Baby Changes Routine for Petreas

Isabel Owens, Lifestyle Editor

Math teacher Petro Petreas and his wife Stephanie Petreas welcomed their first child, Joella Julia Brigitte Petreas, into the world at 6:42pm on September 27.

At birth, Joella weighed 7 pounds and 12 ounces, and measured 21 inches.  Mr. Petreas took leave from September 25 to October 6 to help care for the newborn.

According to Mrs. Petreas , the pregnancy was routine.  She experienced the typical struggles.  “Turning over in bed became complicated. Sometimes I felt like a turtle on its back,” she said.

The delivery itself was without any major mishaps. “Everything went pretty well. When the baby was born she had some slight breathing problems at first because she had some fluid in her lungs, but it wasn’t a big deal,” Mrs. Petreas assured.

Mr. Petreas was missed in the classroom during his absence. “It was easy in the sense that we just got to do whatever we wanted. That was nice, but then we had a test and the test was actually hard and no one was teaching us it so it was just kind of weird,” said sophomore Gabrielle Ortega, an Algebra 2 Trig student.

“We didn’t learn too much new material. We kind of just practiced what we learned before we left, so it wasn’t particularly difficult, but it’s going to be a little difficult getting back into learning new material,” said sophomore Valerie Rockwell, an AP Calculus student.

Petreas appreciated being able to take time off from work.  His return to school was difficult after a week of making his own schedule. “After she [Joella] was born, we came back and Monday through Friday was great. I didn’t have to go to school, I went out to lunch every single day. Waking up today was tough,” he said.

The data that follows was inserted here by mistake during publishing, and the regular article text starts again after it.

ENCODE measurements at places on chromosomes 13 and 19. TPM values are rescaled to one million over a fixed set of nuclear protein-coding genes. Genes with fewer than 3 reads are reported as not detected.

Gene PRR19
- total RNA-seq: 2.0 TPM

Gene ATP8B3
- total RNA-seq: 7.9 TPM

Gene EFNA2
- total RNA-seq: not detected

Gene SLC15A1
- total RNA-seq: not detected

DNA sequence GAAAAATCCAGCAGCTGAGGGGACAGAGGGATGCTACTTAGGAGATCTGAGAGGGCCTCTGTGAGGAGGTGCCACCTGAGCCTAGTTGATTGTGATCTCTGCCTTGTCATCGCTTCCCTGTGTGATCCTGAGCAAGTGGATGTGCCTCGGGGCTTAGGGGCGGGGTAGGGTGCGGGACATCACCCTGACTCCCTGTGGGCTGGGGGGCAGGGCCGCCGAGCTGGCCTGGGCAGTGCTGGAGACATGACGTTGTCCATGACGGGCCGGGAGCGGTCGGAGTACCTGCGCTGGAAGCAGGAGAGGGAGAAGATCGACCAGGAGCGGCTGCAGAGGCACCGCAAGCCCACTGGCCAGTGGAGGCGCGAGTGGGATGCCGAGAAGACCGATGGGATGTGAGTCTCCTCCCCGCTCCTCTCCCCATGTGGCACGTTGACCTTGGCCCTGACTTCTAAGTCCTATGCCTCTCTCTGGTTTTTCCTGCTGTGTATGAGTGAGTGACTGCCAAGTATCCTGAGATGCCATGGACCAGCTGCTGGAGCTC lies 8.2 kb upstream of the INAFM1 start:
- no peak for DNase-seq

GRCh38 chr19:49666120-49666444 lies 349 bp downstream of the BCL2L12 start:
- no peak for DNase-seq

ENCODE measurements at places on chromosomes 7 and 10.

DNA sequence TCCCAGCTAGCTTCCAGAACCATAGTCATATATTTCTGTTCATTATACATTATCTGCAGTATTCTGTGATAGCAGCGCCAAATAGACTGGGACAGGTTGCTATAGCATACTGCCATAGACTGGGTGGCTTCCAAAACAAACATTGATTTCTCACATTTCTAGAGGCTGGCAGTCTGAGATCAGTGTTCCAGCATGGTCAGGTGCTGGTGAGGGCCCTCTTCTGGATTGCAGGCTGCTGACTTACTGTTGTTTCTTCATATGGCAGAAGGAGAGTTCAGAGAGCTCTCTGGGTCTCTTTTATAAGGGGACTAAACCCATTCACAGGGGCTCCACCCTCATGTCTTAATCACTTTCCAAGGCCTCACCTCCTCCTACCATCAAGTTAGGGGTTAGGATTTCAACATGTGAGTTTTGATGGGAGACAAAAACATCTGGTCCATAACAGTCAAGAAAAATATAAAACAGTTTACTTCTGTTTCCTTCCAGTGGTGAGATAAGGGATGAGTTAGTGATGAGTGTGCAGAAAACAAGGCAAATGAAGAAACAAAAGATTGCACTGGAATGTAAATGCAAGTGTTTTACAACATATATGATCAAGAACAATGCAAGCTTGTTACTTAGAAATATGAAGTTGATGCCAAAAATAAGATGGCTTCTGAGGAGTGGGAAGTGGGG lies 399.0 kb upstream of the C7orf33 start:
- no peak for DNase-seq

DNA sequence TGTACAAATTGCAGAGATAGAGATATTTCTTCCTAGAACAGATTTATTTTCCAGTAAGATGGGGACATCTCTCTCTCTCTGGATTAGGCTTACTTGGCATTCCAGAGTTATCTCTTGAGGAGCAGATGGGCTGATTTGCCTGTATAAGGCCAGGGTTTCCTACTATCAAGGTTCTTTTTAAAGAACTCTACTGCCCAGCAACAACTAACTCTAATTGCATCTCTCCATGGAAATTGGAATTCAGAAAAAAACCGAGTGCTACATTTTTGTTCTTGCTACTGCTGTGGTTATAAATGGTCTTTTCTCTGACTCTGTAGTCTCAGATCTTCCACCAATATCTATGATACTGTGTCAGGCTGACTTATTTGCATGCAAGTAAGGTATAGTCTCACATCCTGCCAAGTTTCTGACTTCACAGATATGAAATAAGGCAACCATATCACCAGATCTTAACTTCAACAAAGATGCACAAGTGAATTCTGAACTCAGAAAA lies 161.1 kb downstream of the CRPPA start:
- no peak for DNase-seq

The return is compounded by the erratic sleep schedule of a newborn. Mr. Petreas admits that his professional routine may be thrown out of whack. “So far, it’s been great. It’s very exciting, but at the same time it’s understandably been a lot of work,” he said. “There will definitely be some zombie days, I assume. Grading may take longer than expected,” he added.

Students like Rockwell however, are hopeful that their math teacher will still be able to deliver effective instruction. “I think sometimes he might be a little more tired, but I don’t think it’s really going to affect his teaching,” said Rockwell.

According to Mrs. Petreas, parenthood is what she expected.  The sleep deprivation is the biggest challenge. “It’s hard to get so much less sleep,” she said.

Mr. Petreas shared the process of deciding on a name for his baby with his students. “The name Joella came from a book of names. After reading like ten thousand names, we couldn’t come to an agreement. She rejected Penelope and Alexandra and I rejected Josephine. We wanted a name that was not too common but also not like too out there,” he explained.

Joella’s two middle names are family-related. “Julia was my dad’s mom and Brigitte was her dad’s mom,” Petreas said.

Rockwell appreciates the peek into Mr. Petreas’ family. “I think it’s really nice that he shares so much information with us about his personal life,” said Rockwell.

Mr. Petreas was initially nervous for fatherhood. “It’s a scary feeling that 15 years from now I will have one of you guys,” he said. However, he believes that teaching teenagers has better prepared him for this time.  He already feels a strong connection with his daughter. “It’s fun to have her just look at you and sort of interact,” he said.

Mr. Petreas’ students also enjoy the new quirks that come with their teacher’s lifestyle change. “I think he [Petreas] shows promise. He has a really high-pitched voice that he uses when he talks to Joella. Babies like that, right?” said Stephanie. “Perhaps being outnumbered by females will bring out the softer side of Mr. Petreas.”